Steve Kain ’63 wrote: “I spoke to Dr. Mielke at Homecoming and he remembered my name from years ago. I had my son and grandson with me at the time and they were impressed that a professor remembered a former student so easily. Dr. Mielke was my first advisor at Wabash, and a great Little Giant for the students.”
And this from Phil Vincent, Ted Wiese’s classmate: “Paul Mielke was one of
the greatest teachers in my academic life. He was always supportive. I switched to economics upon applying to graduate school at Stanford, but I suspect that it was his aid that helped me into the latter program; I know that I was ahead of most fellow economics graduate students in math training at that time. I had hoped to see him again at the class 50th reunion in 2010.
Wabash has lost a great son, professor, and benefactor.”
Several years ago during an interview for Wabash Magazine, Paul said,
“Wabash gave me the brothers that nature denied me.”
Perhaps knowing what it felt like to be an only son, Paul cherished more
wisely the brothers he made at Wabash and throughout his life. He never
took them for granted. He celebrated them in his photographs every bit as
much as he celebrated the beautiful places he photographed out West. I
remember looking over photographs of friends and students as we made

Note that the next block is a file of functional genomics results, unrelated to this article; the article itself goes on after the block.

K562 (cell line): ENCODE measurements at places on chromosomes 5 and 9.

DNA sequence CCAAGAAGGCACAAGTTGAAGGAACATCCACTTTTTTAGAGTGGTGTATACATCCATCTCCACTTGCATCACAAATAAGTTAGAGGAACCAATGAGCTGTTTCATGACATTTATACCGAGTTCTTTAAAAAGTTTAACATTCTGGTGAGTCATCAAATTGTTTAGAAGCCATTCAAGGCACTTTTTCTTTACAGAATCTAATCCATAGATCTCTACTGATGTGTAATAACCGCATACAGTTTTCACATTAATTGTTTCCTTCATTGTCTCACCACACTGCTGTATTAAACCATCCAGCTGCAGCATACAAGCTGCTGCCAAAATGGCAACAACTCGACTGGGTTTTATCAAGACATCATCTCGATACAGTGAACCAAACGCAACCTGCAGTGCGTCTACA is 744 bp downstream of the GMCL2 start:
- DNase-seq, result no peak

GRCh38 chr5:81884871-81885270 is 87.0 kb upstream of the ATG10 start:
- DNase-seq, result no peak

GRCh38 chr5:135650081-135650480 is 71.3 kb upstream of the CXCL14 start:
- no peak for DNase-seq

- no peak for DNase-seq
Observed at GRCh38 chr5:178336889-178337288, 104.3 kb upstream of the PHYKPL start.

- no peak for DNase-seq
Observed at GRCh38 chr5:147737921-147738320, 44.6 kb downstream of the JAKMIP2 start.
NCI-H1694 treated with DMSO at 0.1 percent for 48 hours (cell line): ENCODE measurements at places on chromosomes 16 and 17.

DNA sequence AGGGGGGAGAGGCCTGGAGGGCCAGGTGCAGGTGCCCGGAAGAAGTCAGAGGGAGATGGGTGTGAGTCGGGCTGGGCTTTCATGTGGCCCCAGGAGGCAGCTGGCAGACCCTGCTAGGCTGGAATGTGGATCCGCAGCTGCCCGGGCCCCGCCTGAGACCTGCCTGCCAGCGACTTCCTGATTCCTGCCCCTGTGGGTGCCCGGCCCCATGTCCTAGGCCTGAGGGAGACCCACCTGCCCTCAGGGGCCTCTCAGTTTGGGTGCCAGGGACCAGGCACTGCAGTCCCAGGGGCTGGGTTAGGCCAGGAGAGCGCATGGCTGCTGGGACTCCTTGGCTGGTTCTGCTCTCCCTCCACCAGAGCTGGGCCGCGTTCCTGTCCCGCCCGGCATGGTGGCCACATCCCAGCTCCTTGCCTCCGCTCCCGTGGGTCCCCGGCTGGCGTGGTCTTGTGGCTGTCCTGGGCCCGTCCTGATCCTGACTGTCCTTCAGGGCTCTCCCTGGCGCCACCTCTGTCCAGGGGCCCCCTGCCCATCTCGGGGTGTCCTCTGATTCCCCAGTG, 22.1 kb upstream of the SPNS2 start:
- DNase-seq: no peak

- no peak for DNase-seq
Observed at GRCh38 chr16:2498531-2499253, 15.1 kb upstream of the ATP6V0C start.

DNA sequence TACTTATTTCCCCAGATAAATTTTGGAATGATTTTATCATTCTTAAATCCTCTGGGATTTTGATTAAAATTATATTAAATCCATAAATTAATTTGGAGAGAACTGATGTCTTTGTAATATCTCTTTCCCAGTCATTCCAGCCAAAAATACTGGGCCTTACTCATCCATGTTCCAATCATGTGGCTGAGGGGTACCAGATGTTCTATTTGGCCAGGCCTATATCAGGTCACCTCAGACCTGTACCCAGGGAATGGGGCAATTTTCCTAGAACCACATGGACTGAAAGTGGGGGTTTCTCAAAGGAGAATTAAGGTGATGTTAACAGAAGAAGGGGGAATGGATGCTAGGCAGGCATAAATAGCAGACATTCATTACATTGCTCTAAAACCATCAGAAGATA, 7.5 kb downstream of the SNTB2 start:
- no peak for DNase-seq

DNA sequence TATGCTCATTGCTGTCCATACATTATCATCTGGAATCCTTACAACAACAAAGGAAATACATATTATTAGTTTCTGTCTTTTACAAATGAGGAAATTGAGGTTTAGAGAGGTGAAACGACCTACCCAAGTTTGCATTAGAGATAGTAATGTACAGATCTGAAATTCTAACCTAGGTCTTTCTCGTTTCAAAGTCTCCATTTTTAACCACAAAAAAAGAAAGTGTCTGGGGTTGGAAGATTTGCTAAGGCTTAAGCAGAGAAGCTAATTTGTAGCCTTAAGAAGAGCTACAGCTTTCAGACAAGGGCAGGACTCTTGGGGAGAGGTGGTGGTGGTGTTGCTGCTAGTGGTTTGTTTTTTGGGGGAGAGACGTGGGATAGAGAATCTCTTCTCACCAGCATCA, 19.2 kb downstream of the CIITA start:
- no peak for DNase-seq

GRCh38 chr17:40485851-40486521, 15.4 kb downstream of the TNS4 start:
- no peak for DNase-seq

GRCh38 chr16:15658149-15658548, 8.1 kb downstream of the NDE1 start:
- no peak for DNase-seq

selections for a Faculty Gallery in the magazine. He told me stories about
all of them, then what they were doing the last time he’d heard from them.
Usually that time was measured in weeks or months.
He had many brothers. He had many sons. His niece, Cherie Dwhytie, called
Wabash Paul’s “extended family.”
He received much from this College; he gave back more.
There was a quiet strength at the center of this man who tended a garden,
but also fought in World War II on Okinawa. It was a “brotherliness” that
allowed folks like me, who met him late in his life and spent relatively
few hours with him, to feel completely at home and at ease in his
presence, even as we were learning so much.
I thought of that quiet strength as his daughter read one of Paul’s favorite poems by William Stafford, once poet laureate for Oregon, another place like Wabash and Washington State, that Paul loved. She talked about how her father taught his children to be “outdoorsmen” on their many trips to the most beautiful places in the West.
“He made us rich in the only way he knew he could,” Kathy said.
You will never be alone, you hear so deep
a sound when autumn comes. Yellow
pulls across the hills and thrums,
or the silence after lightning before it says
its names—and then the clouds’ wide-mouthed
apologies. You were aimed from birth:
you will never be alone. Rain
will come, a gutter filled, and Amazon,
long aisles—you never heard so deep a sound,
moss on rock, and years. You turn your head—
that’s what the silence meant: you’re not alone.
The whole wide world pours down.
Paul’s daughter read it, but I heard it in Paul’s voice. He spoke it as a
blessing, not only on his children and grandchildren, but on the students
and teachers of Wabash: that we, too, would discover what he had found in his life and had given back to the people and places he loved. I carried phrases from it with me as I walked home through the arboretum after the service that celebrated Paul’s life—words that spoke of him, that spoke to us.
“You were aimed from birth: you will never be alone. You hear so deep a
sound when autumn comes… That’s what the silence meant: you’re not alone.The whole wide world pours down…
“You will never be alone.”
We’ll have more about Paul Mielke next week, and in the next issue of Wabash Magazine.